ROME – As the United States debates sanctions against Nicaragua for the imprisonment of an opposition leader by President Daniel Ortega, two of the countries leading Catholic bishops are demanding the regime cease the “exclusion of the adversary.”

Cristiana Chamorro is not the only candidate in Nicaragua’s Nov. 7 presidential elections to be harrassed last week: Arturo Cruz was also prosecuted and sent to prison, and Felix Maradiaga of the National Blue and White Unity (UNAB), was summoned to the prosecutor’s office.

A law passed by the constitutional assembly late last year stipulates a wide range of actions including supporting civic protests against the government can lead to a person being labeled as a “Traitor to the Fatherland” and be banned from public office.

Cardinal Leopoldo Brenes, archbishop of Managua, gave no names when he said on Sunday that the devil wants to hinder the work of those who have worked to do good in Nicaragua, and called on the populace to “not to listen to those voices that preach violence, not to listen to those voices that preach division, not to listen to those voices that preach confrontation, those voices that preach to discard the other. That is not of God, that is not of the Spirit.”

“Let us not be discouraged, let us go forward to build a country as the Lord wants it: A country in communion, in unity, in which all of us can listen to each other and discard the negative, accept the good,” the cardinal said.

Referring to the process against Chamorro, he called on the authorities to make “fair decisions attached to the truth.”

She’s accused of money laundering, and was placed under house arrest hours after she announced her plans to run for president.

“(Pray) for all our judges in the delicate mission of imparting justice, so that all may be led by the spirit that always leads us to the truth, so that all their judgments and decisions are attached to the truth,” Brenes said.

Previously Brenes said that he has heard “the concern of many brothers, who with great sadness see how many of our citizens are being called and interrogated.”

In the last two weeks, the Attorney General’s Office has summoned and “interviewed” 45 citizens in relation to an investigation for alleged money laundering against the now closed Violeta Barrios de Chamorro Foundation (FVBCh), of which Cristiana Chamorro was president.

Bishop Rolando Alvarez, from the Diocese of Matagalpa, said during his Sunday homily that “one cannot live excluding the other, censuring and discarding the adversary because then politics is militarized and stripped of its true sense, which is the search for the common good; and we put the country on the edge of a devastating dynamic.”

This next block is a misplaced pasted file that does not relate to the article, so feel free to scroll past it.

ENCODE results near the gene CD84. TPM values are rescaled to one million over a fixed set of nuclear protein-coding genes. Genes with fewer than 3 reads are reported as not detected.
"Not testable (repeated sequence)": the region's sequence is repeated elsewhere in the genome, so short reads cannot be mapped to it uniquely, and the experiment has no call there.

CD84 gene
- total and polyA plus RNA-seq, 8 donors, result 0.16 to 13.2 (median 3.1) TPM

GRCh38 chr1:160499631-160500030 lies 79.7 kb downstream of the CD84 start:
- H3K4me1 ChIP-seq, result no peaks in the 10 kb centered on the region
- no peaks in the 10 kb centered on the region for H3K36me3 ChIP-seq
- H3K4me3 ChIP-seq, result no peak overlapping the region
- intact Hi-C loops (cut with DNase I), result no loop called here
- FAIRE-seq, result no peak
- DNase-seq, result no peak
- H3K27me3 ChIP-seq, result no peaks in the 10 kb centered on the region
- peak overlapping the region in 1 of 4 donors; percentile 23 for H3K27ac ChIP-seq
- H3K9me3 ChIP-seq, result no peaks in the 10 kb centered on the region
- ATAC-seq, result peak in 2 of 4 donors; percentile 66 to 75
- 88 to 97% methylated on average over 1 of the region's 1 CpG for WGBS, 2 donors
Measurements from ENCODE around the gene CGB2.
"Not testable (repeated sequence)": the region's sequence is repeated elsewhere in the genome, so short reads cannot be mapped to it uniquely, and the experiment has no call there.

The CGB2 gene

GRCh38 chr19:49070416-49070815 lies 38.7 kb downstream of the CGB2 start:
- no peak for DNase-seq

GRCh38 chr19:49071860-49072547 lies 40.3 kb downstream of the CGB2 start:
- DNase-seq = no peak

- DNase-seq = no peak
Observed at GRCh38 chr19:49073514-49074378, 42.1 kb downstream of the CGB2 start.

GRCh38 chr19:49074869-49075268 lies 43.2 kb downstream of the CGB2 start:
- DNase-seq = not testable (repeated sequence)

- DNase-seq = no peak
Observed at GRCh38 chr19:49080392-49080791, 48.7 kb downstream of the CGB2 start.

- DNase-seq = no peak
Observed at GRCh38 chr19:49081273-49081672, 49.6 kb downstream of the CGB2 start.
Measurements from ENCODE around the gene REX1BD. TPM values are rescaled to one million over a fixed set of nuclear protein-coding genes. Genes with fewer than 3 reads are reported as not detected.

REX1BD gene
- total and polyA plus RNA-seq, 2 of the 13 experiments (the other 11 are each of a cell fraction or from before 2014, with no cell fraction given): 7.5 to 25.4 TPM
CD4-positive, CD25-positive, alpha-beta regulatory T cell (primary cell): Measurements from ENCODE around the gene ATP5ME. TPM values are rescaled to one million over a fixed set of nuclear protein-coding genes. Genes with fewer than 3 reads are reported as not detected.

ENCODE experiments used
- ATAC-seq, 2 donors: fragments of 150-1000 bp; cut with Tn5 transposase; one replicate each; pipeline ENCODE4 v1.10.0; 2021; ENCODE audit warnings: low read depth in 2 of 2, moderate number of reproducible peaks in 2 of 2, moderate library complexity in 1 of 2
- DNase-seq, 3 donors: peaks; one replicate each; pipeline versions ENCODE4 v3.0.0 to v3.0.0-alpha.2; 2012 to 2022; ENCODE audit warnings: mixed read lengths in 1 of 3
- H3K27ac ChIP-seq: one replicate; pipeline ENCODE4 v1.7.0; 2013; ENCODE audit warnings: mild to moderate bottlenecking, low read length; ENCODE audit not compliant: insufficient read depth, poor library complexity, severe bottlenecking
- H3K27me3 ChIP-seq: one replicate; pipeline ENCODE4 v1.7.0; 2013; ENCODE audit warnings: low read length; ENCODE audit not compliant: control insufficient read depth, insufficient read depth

He recommended “to stop looking back, to stop anchoring ourselves in the past without learning from it, because we would be mortgaging the future of our people, especially the poorest and weakest who pay higher costs.”

“Above all, political actors must learn to cultivate tolerance, respect the criteria of others and avoid excluding them,” he said.

Alvarez warned that “Nicaragua must find the commitment to the creation of a new nation, of a functional state, based on the division of powers, respect for human rights, legal security for the individual and economic investments and a democratic system based on a transparent, fair and free suffrage. Respecting this commitment augurs a great and prosperous country, otherwise we would be condemning it to poverty and misery.”

The auxiliary bishop of Managua, Bishop Silvio Baez, who’s been exiled in Miami since late 2018, said in his homily that “evil does not have the last word, the unjust and violent will not prevail. God will do justice to the victims and will give us all life forever.”

“In this moment that we Nicaraguans are living, in this moment that the world is living, convulsed by so much war, so much violence, and that although it gives the impression that we are going in a tunnel with no exit, I do not think so, we have to be men and women of hope all this is transitory,” he said.

Known for being one of the most outspoken voices against Ortega, Baez had previously gone to Twitter where he called the situation in Nicaragua “very worrying.”

“The dictatorship is increasing its repression every day and is ready to do anything to prevent free elections. Let us not lose hope. Let us believe in the strength of truth and solidarity and let us remain united. God bless Nicaragua,” he said.

Once a revolutionary junta leader, Ortega has gradually dismantled the country’s democratic institutions and stifled dissent since he returned to power in 2007 in democratic elections.

A civic uprising that began in April 2018 was brutally put down, with at least 320 people, mostly protesters, dead as a result of the repression.

Follow Inés San Martín on Twitter: @inesanma